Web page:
In response to the growth of religious bigotry in the United States in recent months, the interfaith community of Atlanta has issued an Atlanta Interfaith Manifesto – A Statement Denouncing Religious Bigotry and calling for Interfaith Cooperation. Hundreds have signed it, and you can too, here, where you’ll find the whole statement. This is another instance of the growing sense that the aggregate religious communities in this nation and the world need to do much better at relating to each other. The Statement concludes with the words, “We pledge our willingness to speak out and stand against acts of hate and intolerance that threaten the very foundation on which our society was founded.”
In the same vein, the post-election jitters of religious and ethnic minorities across America led the Pluralism Project at Harvard earlier this month to launch a new initiative entitled “Response and Resilience in Multi-religious Boston.” Funded by the Open Societies Foundation, the grant was made to “support projects responding to and fighting against acts of hate while supporting collaboration, cooperation, and bridge-building among vulnerable communities and their allies.”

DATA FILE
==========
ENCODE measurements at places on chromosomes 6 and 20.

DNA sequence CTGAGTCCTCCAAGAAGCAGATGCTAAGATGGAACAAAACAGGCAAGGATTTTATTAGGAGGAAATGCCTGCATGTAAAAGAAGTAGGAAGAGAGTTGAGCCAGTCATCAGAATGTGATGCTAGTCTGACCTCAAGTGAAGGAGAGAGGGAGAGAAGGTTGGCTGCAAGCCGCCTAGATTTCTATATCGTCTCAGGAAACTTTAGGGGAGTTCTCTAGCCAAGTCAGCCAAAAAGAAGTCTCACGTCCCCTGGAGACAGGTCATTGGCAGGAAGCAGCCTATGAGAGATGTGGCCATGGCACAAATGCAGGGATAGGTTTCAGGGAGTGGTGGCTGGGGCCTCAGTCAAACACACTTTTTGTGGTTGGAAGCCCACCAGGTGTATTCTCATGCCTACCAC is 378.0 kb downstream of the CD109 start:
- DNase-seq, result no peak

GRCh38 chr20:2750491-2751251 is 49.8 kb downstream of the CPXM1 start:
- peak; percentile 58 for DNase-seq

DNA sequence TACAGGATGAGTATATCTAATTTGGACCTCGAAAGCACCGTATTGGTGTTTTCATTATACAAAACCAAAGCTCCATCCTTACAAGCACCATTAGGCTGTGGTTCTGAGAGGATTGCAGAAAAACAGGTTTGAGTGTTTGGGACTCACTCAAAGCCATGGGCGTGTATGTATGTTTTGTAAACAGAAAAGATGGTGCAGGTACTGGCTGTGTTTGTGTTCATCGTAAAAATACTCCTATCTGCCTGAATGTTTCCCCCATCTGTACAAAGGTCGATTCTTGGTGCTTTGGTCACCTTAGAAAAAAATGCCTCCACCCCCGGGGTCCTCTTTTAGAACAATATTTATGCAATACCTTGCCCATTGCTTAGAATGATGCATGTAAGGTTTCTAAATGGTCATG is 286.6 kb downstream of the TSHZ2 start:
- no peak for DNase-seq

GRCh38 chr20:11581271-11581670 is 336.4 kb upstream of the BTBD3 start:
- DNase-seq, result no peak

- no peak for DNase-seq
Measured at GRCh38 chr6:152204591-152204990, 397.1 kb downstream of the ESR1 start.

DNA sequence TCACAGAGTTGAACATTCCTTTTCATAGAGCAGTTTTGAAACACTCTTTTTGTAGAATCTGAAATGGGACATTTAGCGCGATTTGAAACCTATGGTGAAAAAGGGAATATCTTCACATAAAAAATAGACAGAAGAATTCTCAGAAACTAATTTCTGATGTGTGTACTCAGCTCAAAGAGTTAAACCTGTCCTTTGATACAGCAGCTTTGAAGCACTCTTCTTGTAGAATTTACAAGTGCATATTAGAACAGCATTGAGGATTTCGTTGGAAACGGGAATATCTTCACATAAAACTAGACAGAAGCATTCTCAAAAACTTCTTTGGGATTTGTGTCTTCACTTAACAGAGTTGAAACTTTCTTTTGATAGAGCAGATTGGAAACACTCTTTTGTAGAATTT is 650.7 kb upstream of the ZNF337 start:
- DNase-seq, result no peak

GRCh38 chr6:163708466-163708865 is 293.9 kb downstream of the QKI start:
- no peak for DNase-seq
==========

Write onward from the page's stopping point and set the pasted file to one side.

Religious leaders in the United States are taking the ‘sanctuary movement’ a further step. Some congregations are soliciting their members to provide safe refuge in their homes for undocumented immigrants. Representatives from a host of different traditions are participating. The home movement is small but growing, and more than 800 congregations have committed themselves to the movement.
Pope Francis has taken the Catholic response to sexual abuse to a very personal level, formally asking forgiveness of the victims of the “monstrosity” of abuse. He has been in dialogue with a number of victims of childhood abuse and clearly understands the depths of the problem. “How can a priest in the service of Christ and his church cause so much evil?” the pope asked. “This is an absolute monstrosity, a horrendous sin, completely opposed to what Christ teaches us.” At the same time, Francis’ commission to address sexual abuse in the Church, created four years ago, has run into problems.
Abuse survivor Marie Collins quit the commission out of frustration. “I find it impossible to listen to public statements about the deep concern in the church for the care of those whose lives have been blighted by abuse, yet to watch privately as a congregation in the Vatican refuses to even acknowledge their letters.” She said the commission is underfunded, understaffed, and faces “intense cultural resistance within the church despite having had the backing of the pope.” A year ago Peter Saunders, the only other abuse survivor on the commission, “was forced to take a leave of absence after he complained the commission was doing far too little to tackle abuse.”